This is what God’s love can do for us. God’s love can fill our hearts, can free us from bondage, whether inflicted by others or by ourselves, or both. The Holy Spirit moves in mysterious ways, but especially through us as we live in holy solidarity with one another. As we respond to God’s call to be lights in this world, to liberate those who are imprisoned, we are facilitating the movement of the Holy Spirit—that mysterious force that releases captives and fills our hearts with love and our voices with song.

This is what I want most for the world. I want to liberate my own heart. I want my heart to beat with power and courage, that I might accompany my fellow human beings in bringing about healing and liberation in this broken and beautiful world.

It took me a long time to recognize how deeply personal this desire was. I am still discerning the complex contours of my interior landscape and the jagged edges of my life that make this plea for transformation so intimate. And that grappling, that emerging awareness of my own story within this narrative of social transformation is what makes my commitment to it that much more palpable, that much more grounded, that much more vulnerable.

The way I experience the Jesus story is that I see God walking with us, moving about in the muck and grime of daily human existence. For me, this story is about God’s presence in the ugly, in the quotidian, in the mundane, in the tragic—in the flesh. Jesus is called Emmanuel—God with us. The incarnation shows me that living as fully as possible into my complicated and messy humanity, into my fleshy, vulnerable body, is in fact the glory of God!

Jesus is called Emmanuel—God with us. God with us. How powerful that is for me. I want to know that I am not helpless, adrift in an unblinking universe. I want to know that God is indeed with me. I want to know that the captives will be released. That injustice and suffering will one day cease. I want so badly to see God’s face.  But sometimes the face of God is only refracted to me dimly through the tears I cry together with others, through the hands outstretched across cement walls and bars and highway overpasses. I feel God’s presence in the fragile hope and power of our witness as people of faith, as those who accept God’s call, to take seriously and boldly the task of healing ourselves and healing the world. That is what I most deeply desire of God. That is what I most deeply desire of myself. And I pray that this year in your midst, you will help me to do that work of transformation. In fact, I know you will.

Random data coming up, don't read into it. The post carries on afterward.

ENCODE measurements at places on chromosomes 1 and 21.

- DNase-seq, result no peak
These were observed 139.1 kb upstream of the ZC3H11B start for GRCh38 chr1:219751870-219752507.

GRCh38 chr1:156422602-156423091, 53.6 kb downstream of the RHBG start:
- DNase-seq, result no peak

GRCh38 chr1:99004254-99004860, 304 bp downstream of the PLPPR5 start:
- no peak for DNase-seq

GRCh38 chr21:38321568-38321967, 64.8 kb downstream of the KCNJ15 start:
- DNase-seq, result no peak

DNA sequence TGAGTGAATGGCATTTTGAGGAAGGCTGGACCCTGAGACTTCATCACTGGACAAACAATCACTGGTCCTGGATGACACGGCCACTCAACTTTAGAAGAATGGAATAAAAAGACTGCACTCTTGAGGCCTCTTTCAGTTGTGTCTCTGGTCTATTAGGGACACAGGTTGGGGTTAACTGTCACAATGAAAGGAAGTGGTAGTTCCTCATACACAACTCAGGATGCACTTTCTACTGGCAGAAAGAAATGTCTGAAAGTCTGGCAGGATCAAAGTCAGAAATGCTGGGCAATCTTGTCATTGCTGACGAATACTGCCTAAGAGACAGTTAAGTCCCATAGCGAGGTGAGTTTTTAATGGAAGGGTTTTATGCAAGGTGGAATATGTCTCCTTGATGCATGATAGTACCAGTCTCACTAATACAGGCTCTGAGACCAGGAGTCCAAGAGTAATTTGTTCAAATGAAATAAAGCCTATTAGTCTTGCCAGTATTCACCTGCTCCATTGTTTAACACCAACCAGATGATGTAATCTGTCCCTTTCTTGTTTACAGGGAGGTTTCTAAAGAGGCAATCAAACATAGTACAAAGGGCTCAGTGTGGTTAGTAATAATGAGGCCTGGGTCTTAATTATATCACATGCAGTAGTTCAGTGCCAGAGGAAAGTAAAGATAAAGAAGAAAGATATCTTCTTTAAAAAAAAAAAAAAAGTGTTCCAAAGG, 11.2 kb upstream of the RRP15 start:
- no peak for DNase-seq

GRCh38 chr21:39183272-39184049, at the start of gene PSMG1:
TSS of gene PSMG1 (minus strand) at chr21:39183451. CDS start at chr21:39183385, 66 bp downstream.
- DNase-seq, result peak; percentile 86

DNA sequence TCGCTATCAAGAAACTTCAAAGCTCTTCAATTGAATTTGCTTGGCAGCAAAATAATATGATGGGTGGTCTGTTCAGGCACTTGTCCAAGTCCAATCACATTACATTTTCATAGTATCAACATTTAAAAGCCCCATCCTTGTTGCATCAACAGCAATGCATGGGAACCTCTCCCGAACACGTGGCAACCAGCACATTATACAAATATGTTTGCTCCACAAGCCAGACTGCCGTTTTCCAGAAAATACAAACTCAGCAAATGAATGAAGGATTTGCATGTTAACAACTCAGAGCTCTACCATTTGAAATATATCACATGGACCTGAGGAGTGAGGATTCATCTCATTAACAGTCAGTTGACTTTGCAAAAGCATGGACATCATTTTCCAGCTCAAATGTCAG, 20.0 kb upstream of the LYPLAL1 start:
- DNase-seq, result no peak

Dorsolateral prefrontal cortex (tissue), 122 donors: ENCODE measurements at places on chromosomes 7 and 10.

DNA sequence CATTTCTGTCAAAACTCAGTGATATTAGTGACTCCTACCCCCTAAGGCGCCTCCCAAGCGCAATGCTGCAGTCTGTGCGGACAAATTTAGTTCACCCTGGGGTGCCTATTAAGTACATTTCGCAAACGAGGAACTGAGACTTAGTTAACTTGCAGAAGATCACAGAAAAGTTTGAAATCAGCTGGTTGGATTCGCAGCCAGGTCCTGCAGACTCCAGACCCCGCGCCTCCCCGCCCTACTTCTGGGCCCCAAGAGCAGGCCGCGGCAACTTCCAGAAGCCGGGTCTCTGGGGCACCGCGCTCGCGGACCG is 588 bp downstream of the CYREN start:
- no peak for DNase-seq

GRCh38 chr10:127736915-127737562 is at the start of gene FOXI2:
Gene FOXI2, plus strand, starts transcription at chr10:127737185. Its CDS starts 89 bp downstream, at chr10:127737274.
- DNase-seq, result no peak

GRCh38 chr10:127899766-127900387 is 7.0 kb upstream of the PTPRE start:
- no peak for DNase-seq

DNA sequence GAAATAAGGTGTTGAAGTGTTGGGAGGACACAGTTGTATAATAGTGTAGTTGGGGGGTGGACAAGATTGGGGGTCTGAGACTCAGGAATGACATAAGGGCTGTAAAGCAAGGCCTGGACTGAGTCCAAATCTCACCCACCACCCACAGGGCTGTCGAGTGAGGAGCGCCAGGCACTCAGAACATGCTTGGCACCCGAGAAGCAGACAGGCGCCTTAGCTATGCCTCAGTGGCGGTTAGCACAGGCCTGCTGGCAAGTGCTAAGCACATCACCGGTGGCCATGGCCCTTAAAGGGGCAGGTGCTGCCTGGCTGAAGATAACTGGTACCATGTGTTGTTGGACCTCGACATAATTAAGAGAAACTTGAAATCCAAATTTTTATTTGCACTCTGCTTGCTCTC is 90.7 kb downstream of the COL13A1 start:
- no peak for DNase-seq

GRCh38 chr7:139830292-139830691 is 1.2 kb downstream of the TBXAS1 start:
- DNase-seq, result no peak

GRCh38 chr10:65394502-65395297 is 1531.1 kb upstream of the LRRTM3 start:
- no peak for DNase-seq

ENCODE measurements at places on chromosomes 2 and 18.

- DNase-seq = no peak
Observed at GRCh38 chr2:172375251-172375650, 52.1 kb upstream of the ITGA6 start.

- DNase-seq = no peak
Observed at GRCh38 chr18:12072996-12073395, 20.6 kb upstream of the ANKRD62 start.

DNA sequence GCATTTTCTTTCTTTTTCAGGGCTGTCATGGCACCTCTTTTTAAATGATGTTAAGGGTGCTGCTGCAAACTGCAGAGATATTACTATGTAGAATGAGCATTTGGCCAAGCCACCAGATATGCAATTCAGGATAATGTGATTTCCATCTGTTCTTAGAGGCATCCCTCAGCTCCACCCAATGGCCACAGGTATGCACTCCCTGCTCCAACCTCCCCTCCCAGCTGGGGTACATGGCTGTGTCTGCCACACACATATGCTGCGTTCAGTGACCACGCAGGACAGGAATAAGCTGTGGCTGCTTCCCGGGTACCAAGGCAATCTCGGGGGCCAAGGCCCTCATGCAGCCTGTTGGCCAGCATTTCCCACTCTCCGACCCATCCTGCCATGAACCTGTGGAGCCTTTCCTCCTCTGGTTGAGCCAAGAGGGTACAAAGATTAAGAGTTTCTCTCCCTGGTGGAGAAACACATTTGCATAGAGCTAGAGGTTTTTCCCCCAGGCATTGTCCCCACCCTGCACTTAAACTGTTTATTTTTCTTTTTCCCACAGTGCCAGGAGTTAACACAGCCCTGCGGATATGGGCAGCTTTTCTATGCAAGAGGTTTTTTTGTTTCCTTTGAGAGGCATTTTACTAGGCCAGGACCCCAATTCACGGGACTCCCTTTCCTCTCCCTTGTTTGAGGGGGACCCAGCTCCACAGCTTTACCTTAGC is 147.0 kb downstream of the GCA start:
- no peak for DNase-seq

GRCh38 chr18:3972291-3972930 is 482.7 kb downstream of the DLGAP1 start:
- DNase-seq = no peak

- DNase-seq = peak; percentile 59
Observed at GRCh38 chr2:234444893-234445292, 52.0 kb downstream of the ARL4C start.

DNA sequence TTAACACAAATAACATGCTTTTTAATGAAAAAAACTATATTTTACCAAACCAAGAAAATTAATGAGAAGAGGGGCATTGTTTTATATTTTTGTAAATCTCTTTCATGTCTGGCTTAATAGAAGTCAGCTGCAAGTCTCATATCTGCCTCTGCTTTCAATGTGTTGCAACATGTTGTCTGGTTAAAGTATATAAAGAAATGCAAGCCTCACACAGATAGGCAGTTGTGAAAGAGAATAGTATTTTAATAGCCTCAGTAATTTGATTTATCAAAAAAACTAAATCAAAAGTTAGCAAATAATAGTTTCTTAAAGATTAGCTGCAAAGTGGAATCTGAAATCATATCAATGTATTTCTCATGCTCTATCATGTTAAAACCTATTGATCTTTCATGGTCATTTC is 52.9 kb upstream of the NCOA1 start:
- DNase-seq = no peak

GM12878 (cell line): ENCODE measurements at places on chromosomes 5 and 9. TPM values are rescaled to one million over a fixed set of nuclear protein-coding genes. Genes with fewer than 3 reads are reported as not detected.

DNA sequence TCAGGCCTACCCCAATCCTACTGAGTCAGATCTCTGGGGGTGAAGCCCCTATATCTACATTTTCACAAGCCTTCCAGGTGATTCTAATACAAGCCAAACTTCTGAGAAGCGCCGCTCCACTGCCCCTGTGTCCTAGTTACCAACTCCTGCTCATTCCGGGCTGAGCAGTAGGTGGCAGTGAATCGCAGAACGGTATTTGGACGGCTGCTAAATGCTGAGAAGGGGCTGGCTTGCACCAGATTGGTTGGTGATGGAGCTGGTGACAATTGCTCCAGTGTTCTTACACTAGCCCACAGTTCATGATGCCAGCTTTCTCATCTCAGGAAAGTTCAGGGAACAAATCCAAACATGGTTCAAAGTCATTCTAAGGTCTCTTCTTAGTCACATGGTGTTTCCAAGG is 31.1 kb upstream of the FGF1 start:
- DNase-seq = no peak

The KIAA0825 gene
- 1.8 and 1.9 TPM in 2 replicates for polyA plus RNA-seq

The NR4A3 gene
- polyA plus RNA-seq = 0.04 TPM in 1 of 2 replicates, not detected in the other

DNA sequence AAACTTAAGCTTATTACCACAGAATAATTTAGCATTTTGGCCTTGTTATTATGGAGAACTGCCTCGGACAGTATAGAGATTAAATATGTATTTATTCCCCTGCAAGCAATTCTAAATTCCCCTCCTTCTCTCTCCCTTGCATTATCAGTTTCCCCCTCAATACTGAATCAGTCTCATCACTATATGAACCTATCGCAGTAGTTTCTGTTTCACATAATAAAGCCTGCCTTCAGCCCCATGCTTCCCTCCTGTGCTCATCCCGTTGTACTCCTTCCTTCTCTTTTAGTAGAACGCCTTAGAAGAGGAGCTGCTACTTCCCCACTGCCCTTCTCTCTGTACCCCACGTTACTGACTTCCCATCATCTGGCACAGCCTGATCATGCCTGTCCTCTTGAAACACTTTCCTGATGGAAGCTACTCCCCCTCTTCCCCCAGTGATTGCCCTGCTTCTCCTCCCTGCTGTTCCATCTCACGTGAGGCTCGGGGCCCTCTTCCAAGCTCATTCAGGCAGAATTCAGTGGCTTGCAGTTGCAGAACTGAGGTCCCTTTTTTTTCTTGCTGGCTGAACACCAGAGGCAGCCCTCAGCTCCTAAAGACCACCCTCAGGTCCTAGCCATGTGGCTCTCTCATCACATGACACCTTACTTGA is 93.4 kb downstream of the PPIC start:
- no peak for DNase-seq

Thank you, and Amen.

Related to the topics raised in my reflection, I also wanted to promote two upcoming events. 

This week is "National Welcoming Week": "a nationwide event that will promote meaningful connections and a spirit of unity between U.S. and foreign-born Americans by providing opportunities to learn about each other and work together for the greater good." More on the week's activities sponsored by the MIRA coalition in Massachusetts here

October 18-20 there is also a conference on mass incarceration, featuring Michelle Alexander, the author of The New Jim Crow. The conference is sponsored by Episcopal City Mission and the Boston Workers Alliance, among many other organizations. Lay leaders at St. James's are planning to attend, and are happy to sponsor registrations and give rides for students who are interested. For more information on that offer, contact me or Tom Tufts at thomastufts@comcast.net